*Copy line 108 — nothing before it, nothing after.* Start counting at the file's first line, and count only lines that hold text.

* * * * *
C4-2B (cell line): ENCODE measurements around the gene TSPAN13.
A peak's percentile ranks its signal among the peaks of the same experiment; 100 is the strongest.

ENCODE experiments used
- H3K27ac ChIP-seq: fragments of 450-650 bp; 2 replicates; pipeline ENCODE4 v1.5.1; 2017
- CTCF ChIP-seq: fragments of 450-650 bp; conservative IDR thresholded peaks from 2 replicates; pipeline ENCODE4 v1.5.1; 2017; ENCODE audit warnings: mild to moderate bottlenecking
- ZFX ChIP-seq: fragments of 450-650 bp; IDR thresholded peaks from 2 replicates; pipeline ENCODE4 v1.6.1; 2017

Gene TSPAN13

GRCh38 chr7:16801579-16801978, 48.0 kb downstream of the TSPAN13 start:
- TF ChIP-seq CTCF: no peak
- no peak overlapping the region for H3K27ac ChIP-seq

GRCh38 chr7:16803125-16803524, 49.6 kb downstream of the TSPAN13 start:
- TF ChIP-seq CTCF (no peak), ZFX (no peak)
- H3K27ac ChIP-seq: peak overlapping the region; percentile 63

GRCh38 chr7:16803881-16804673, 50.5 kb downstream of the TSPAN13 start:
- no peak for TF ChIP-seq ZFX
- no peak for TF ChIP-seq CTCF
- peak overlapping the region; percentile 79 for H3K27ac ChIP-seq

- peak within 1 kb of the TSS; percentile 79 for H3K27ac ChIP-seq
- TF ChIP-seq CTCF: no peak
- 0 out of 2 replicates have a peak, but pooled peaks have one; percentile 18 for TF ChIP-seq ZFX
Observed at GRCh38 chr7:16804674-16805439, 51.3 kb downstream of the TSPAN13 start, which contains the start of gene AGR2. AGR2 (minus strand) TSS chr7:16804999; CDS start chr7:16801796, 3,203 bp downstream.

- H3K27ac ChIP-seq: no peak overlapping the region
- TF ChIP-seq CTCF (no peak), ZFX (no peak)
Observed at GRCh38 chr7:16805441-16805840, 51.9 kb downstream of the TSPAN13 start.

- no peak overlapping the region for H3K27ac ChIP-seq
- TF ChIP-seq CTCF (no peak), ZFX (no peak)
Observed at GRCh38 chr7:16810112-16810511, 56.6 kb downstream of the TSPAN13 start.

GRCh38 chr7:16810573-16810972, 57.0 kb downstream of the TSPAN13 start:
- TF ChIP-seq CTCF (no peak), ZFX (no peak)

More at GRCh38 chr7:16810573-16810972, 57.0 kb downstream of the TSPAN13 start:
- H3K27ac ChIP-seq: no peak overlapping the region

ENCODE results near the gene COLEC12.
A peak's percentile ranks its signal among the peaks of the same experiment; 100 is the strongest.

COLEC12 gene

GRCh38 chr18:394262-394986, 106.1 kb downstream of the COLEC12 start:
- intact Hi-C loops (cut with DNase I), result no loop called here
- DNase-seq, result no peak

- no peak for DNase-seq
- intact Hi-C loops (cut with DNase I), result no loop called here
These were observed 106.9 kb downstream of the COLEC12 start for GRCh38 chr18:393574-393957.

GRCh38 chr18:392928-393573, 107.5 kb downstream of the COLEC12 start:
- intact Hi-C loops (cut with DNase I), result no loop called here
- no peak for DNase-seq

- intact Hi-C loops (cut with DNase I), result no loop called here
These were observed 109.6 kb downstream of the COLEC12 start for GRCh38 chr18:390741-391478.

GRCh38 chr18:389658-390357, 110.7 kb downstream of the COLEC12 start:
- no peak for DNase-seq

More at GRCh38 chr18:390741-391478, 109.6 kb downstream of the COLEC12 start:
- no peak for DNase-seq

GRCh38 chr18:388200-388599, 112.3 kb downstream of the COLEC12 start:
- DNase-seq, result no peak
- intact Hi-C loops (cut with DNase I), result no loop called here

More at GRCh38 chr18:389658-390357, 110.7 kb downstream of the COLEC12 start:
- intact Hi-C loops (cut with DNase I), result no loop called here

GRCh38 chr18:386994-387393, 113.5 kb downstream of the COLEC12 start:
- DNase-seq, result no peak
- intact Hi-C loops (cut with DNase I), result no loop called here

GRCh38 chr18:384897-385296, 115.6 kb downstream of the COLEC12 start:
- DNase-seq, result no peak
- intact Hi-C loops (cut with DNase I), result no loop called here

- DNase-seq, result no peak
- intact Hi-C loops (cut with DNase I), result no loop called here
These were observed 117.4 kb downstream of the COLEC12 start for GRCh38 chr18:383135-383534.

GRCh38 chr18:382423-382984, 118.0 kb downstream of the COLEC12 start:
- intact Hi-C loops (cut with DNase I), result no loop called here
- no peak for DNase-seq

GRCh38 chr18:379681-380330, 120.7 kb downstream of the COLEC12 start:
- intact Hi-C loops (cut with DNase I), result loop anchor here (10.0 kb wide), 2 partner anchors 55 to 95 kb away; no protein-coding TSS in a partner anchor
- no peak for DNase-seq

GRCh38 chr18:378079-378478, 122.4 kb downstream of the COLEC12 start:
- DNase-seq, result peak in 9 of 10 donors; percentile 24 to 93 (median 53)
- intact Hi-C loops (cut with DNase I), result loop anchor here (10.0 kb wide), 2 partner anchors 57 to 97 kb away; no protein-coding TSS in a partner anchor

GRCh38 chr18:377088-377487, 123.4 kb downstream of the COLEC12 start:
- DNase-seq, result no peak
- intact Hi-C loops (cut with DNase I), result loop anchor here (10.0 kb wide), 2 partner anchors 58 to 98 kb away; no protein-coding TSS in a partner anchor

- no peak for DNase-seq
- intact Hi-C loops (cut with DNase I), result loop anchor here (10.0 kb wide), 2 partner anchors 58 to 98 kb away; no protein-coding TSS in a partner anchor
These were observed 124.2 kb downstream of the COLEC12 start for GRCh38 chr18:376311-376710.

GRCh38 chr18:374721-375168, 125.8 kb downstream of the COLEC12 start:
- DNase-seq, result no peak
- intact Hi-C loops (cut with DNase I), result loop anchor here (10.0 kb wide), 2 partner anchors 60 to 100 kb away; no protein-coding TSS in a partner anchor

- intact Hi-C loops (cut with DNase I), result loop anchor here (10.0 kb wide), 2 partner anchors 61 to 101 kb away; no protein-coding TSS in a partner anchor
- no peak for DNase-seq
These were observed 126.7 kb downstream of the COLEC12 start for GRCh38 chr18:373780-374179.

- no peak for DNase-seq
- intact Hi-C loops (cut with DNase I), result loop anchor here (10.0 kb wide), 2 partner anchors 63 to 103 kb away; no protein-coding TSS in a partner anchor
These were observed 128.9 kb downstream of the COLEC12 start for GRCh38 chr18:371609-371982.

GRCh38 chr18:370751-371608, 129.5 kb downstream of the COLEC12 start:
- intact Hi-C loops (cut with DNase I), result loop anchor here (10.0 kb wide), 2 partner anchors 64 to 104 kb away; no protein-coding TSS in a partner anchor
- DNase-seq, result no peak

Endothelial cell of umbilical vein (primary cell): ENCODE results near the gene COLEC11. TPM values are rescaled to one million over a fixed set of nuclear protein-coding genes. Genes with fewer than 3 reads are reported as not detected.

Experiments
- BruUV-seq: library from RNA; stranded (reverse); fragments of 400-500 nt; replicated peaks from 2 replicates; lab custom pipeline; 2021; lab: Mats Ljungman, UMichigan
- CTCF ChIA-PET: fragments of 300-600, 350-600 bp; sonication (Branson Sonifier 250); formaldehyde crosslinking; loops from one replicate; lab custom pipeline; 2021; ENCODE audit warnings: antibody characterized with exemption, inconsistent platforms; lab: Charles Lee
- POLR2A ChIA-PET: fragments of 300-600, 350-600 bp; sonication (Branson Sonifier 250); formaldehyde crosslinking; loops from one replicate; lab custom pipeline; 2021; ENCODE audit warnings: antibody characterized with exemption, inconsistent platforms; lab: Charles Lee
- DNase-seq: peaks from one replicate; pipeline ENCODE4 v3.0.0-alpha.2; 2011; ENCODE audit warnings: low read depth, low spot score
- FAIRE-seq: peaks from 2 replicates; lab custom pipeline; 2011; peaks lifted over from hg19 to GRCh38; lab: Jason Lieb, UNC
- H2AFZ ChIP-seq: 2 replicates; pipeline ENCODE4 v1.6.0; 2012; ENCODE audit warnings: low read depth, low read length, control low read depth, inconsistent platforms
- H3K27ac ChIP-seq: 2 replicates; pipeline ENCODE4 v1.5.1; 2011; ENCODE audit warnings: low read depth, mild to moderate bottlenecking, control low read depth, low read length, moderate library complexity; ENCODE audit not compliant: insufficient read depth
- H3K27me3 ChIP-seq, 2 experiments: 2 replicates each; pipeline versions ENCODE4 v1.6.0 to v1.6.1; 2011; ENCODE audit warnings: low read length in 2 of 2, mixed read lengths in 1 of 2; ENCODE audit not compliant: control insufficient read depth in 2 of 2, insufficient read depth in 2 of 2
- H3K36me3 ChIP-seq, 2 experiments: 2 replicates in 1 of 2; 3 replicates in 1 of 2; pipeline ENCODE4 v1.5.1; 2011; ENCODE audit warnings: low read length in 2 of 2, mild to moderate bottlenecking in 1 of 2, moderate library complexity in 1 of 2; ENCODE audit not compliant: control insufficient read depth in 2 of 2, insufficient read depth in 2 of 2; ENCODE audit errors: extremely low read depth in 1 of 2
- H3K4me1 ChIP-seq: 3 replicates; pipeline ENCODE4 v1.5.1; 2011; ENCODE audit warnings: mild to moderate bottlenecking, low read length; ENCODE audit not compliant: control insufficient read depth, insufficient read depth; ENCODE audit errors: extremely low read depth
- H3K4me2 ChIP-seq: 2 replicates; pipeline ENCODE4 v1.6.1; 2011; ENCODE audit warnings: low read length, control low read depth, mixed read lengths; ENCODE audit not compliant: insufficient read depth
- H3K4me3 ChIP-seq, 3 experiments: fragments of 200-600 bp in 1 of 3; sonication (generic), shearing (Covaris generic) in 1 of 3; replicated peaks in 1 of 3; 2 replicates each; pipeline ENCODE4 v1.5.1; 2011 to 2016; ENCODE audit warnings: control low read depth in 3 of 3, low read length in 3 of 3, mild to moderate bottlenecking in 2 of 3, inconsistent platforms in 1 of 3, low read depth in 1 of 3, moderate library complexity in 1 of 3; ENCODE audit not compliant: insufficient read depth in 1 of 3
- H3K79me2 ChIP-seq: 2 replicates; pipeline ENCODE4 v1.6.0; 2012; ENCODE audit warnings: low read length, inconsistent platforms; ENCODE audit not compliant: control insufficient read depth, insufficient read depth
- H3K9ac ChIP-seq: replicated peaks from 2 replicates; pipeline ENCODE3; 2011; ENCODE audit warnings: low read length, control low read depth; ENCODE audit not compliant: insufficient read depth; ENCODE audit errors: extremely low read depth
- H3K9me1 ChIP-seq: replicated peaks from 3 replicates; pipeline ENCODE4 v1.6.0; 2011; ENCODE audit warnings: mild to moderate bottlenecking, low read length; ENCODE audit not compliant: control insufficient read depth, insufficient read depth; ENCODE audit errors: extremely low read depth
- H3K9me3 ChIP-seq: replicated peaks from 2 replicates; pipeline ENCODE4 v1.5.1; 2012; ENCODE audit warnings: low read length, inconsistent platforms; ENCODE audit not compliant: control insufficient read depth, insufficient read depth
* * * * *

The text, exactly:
- H3K9me3 ChIP-seq: replicated peaks from 2 replicates; pipeline ENCODE4 v1.5.1; 2012; ENCODE audit warnings: low read length, inconsistent platforms; ENCODE audit not compliant: control insufficient read depth, insufficient read depth